Editor's note: Dr. Anthony Fauci is the director of the National Institute of Allergy and Infectious Diseases at the National Institutes of Health in Bethesda, Maryland.
(CNN) -- During the heat of summer, people tend to forget about the flu. Yet as high temperatures begin to decline, we're reminded that influenza, a serious disease that can lead to hospitalization and even death, will soon return.
For the past several months, pharmaceutical companies and U.S. public health officials have been busy making and planning for the distribution of millions of doses of the flu vaccine to protect Americans in the upcoming season. The American Academy of Pediatrics released a new recommendation this week that all children ages 6 months or older be immunized against influenza as soon as the vaccine is available.
Getting vaccinated each year remains the best way to protect yourself against the seasonal flu and lessen the chance you will spread the infection to others.
Despite these efforts, each year between 3,000 and 49,000 people in the United States and approximately 500,000 worldwide die from the flu and its complications. Seasonal flu vaccines reduce the risk of illness in those vaccinated by about 60%, according to the Centers for Disease Control and Prevention. Clearly, we need new improved influenza vaccines to provide an even a better level of protection.
The problem is that for decades the technologies used to make flu vaccines have remained static. This fact, coupled with the intrinsic nature of these viruses to change, has created an untenable situation.
Year-round, scientists, vaccine manufacturers, and public health officials scramble to protect the public against both seasonal and potential pandemic influenza threats, the latter illustrated most recently by the H7N9 bird flu infections in humans occurring in China.
Flu viruses are monitored continually to identify those most likely to cause human illness. But it takes at least six months to produce an influenza vaccine once the targets have been identified; by late February public health officials must choose three or four virus strains expected to be circulating widely the following season.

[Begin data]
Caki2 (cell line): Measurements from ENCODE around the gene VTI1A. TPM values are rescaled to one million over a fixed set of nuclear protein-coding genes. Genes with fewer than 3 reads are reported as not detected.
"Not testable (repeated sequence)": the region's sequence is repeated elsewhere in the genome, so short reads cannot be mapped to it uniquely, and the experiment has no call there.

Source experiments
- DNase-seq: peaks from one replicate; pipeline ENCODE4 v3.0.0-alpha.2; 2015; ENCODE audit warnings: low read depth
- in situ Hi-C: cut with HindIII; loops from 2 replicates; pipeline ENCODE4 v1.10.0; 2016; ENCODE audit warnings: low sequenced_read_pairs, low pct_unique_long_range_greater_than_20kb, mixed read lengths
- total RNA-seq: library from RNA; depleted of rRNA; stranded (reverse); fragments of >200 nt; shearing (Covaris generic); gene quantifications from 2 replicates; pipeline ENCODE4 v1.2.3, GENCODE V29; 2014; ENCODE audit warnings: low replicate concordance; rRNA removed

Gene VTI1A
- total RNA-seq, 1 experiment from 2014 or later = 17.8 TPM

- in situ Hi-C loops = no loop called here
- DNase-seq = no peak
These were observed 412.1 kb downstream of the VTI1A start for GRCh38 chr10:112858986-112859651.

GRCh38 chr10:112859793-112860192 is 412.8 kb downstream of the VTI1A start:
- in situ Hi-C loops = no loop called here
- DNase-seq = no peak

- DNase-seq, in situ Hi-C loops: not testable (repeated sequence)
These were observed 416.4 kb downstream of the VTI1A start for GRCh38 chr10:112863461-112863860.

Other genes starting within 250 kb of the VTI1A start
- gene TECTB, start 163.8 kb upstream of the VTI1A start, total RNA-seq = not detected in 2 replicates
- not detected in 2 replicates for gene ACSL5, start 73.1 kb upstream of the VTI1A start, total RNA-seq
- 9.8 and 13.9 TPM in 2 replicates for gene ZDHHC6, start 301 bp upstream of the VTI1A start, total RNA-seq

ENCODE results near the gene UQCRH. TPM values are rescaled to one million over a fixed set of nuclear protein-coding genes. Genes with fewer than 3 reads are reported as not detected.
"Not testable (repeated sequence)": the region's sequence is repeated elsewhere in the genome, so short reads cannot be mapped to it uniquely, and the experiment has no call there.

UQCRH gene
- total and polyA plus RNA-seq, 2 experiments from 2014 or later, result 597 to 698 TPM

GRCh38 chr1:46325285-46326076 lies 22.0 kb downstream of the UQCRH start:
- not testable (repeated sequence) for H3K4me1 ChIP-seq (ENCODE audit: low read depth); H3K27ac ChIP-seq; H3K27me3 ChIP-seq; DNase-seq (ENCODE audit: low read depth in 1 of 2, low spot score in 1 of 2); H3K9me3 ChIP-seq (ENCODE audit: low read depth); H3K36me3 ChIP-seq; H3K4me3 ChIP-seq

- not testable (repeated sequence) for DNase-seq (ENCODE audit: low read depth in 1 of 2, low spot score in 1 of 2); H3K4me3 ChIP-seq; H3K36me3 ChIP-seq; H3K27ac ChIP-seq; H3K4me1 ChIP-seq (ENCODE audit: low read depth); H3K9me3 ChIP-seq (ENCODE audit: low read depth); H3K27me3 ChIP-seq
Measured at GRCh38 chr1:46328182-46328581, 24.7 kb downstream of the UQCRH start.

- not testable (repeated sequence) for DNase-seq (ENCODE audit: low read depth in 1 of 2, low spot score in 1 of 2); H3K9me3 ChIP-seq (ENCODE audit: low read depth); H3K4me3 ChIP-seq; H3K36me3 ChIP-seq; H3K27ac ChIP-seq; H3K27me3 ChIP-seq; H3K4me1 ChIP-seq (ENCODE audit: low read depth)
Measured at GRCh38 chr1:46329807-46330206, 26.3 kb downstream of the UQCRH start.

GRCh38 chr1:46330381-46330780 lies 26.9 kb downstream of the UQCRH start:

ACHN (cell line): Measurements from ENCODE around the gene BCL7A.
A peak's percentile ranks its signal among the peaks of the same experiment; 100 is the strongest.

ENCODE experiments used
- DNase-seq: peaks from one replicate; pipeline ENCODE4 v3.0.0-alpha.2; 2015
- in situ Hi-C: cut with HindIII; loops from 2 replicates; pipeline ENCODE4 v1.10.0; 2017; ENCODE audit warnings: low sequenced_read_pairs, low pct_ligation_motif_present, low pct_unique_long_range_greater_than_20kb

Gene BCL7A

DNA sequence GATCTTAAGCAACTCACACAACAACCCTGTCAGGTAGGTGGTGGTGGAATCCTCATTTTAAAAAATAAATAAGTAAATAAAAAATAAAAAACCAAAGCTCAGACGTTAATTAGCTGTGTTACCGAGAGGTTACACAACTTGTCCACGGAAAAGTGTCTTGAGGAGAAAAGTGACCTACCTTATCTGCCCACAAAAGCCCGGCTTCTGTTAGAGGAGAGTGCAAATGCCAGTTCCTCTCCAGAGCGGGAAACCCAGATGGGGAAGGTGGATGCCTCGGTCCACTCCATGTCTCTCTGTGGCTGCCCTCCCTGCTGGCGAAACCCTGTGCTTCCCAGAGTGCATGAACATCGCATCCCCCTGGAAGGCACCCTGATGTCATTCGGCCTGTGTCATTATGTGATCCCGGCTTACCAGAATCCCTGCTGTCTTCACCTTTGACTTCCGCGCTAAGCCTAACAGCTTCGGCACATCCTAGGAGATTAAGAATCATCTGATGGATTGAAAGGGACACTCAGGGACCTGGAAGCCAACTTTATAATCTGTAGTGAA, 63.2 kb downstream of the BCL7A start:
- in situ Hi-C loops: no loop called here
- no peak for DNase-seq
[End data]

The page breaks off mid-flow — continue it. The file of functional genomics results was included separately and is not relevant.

It's a time-consuming and cumbersome process. These strains usually are grown in eggs (or more recently, in cells), inactivated and then incorporated into next season's flu vaccines.
A major drawback of this strategy is that the circulating flu viruses can evolve significantly while the vaccine is being prepared and deployed, leaving us with a less effective vaccine for the threat at hand. And always looming is the specter of a novel flu virus emerging to which humans have little or no immunity, potentially triggering an influenza pandemic -- as happened in 1918, and again in 1957, 1968 and 2009.
Among the two dozen vaccine-preventable diseases, including measles, mumps, polio, smallpox and hepatitis, seasonal influenza is the only one for which a new vaccine is recommended every year. A more efficient approach is long overdue.
The medical research community has set its sights on developing a revolutionary type of flu vaccine, one to protect against a broad spectrum of flu viruses -- a so-called universal influenza vaccine. Experiments in animals and early phase clinical trials in humans indicate that this concept of broad protection is entirely feasible.
Traditional flu vaccines target regions in the head of a protein found on the surface of the virus, regions readily seen by the immune system but prone to mutations as the viruses carelessly reproduce themselves. In contrast, the new vaccine may target more stable regions of the influenza protein found in the stem, somewhat hidden from the immune system by other molecules nearby, that rarely vary from virus to virus.
Optimally, a universal flu vaccine would protect against both seasonal and potential pandemic flu viruses and provide long-lasting protection so it would be given just once or in a series of boosts, like the measles vaccine.
Realistically, however, a universal flu vaccine likely will be developed in incremental steps rather than in one giant leap -- a flu vaccine given once every ten years, like a tetanus shot, for example, or one shot that offers cross-protection against a subgroup of related influenza viruses is more likely in the short term.
A universal flu vaccine would modernize our prevention strategy, lower health care costs, and bring influenza vaccines more in line with other licensed vaccines.
Much work needs to be done before this goal is reached, and in the meantime, getting an annual flu shot in its current form is still the best protection for everyone. But in 2013, 80 years after scientists discovered that influenza is caused by a virus, we all can be encouraged that research on a transformative approach to influenza prevention is moving ahead.